Scale of number and precision on floating data types

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Scale of number and precision on floating data types

Köditz, Martin

Hi all,

 

I hang on a text part in fblangref25-datatypes.xml -> fblangref25-datatypes-floattypes:

Floating-point data types are examples of data stored in the DBMS with the precision matching the scale of the number.

 

What is the scale of number? Please make this clear. Otherwise I don’t get the correct translation.

 

Regards

Martin


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Re: Scale of number and precision on floating data types

firebirdlists
Hello ,

Wednesday, August 10, 2016, 9:20:50 PM, Martin Koeditz wrote:

> I hang on a text part in fblangref25-datatypes.xml -> fblangref25-datatypes-floattypes:
> Floating-point data types are examples of data stored in the DBMS with the precision matching the scale of the number.
 
> What is the scale of number? Please make this clear. Otherwise I don’t get the correct translation.
 
I don't like this at all.  I think it needs some input from Paul and
Dmitry and we should rewrite it.

The way I understand the storage of floating point numbers:

FLOAT is stored as INTEGER (precision 9, scale 0) with the scale
(stored separately) depending on the position of the decimal point.

DOUBLE PRECISION is stored as BIGINT (18,0) with scale
depending on the position of the decimal point.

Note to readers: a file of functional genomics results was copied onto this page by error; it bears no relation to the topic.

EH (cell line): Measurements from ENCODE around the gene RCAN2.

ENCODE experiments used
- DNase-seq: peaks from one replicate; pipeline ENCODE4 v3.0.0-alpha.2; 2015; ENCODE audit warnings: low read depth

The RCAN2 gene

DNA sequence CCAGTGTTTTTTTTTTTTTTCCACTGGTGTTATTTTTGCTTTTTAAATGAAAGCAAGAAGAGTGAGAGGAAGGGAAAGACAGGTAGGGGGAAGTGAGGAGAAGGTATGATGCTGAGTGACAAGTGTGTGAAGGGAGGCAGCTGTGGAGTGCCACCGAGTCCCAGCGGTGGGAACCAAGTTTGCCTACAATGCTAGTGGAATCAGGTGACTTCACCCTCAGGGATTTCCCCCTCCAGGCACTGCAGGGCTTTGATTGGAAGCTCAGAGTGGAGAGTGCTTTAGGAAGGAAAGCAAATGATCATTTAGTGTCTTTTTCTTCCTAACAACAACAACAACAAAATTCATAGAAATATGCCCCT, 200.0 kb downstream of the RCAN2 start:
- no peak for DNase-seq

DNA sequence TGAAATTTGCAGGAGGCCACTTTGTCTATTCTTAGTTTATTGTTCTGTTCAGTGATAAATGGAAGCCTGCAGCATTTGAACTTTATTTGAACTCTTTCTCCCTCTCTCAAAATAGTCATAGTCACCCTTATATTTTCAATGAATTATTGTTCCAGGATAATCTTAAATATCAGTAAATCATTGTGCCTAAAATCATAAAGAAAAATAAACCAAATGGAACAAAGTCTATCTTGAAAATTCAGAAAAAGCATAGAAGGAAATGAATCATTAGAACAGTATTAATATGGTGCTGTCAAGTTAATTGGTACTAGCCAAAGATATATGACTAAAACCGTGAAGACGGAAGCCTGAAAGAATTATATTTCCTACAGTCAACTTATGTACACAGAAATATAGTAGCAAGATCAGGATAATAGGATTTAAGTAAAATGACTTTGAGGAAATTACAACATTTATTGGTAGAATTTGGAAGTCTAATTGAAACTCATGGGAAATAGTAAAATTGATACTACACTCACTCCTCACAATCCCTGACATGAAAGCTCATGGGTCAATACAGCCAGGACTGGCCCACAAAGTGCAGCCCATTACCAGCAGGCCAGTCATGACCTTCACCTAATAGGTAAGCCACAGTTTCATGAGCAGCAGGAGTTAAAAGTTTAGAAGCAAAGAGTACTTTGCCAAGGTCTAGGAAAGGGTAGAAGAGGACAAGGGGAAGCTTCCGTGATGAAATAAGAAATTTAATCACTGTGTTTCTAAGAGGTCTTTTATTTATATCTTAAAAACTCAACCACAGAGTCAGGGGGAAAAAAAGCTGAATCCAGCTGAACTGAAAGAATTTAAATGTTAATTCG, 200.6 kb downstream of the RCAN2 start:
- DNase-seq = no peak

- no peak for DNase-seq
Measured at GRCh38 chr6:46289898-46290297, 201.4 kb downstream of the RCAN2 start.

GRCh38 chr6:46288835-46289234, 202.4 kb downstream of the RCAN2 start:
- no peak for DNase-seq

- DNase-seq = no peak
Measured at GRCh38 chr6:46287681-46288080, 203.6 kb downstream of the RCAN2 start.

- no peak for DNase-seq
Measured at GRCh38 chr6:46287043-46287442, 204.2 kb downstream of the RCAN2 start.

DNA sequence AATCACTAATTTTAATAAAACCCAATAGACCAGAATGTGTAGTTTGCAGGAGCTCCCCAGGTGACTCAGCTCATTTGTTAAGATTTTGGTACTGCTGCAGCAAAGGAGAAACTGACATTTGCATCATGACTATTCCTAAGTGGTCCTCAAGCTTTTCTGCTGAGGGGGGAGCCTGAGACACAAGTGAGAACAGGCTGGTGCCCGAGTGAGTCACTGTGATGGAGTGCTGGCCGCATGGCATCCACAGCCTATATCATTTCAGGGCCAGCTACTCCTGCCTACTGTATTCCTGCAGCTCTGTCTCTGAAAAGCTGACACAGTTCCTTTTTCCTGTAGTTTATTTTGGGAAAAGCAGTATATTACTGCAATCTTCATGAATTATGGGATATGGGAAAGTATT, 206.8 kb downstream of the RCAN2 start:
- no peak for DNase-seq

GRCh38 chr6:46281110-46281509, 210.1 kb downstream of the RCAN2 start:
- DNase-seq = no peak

So (as I understand), floating point and fixed point numbers are
stored in the same manner.  The difference - understood by the engine
- is that the *accuracy* of floating point numbers is reduced as the
scale increases.  The *accuracy* of the last two digits is always
unreliable;  hence, the more the decimal point moves to the right, the
less accurate the number.

This assumption does need confirmation or correction, though.

The correctness of the statement aside, is your question about how to
translate the words "precision" and "scale"?  Possibly Thomas can help
with that, as he did the German translations of quite a few of the
earlier documents and often writes articles for German publications.

Helen


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Re: Scale of number and precision on floating data types

Dmitry Yemanov-3
10.08.2016 23:35, Helen Borrie wrote:
>
>> I hang on a text part in fblangref25-datatypes.xml -> fblangref25-datatypes-floattypes:
>> Floating-point data types are examples of data stored in the DBMS with the precision matching the scale of the number.
>
>> What is the scale of number? Please make this clear. Otherwise I don’t get the correct translation.
>
> I don't like this at all.  I think it needs some input from Paul and
> Dmitry and we should rewrite it.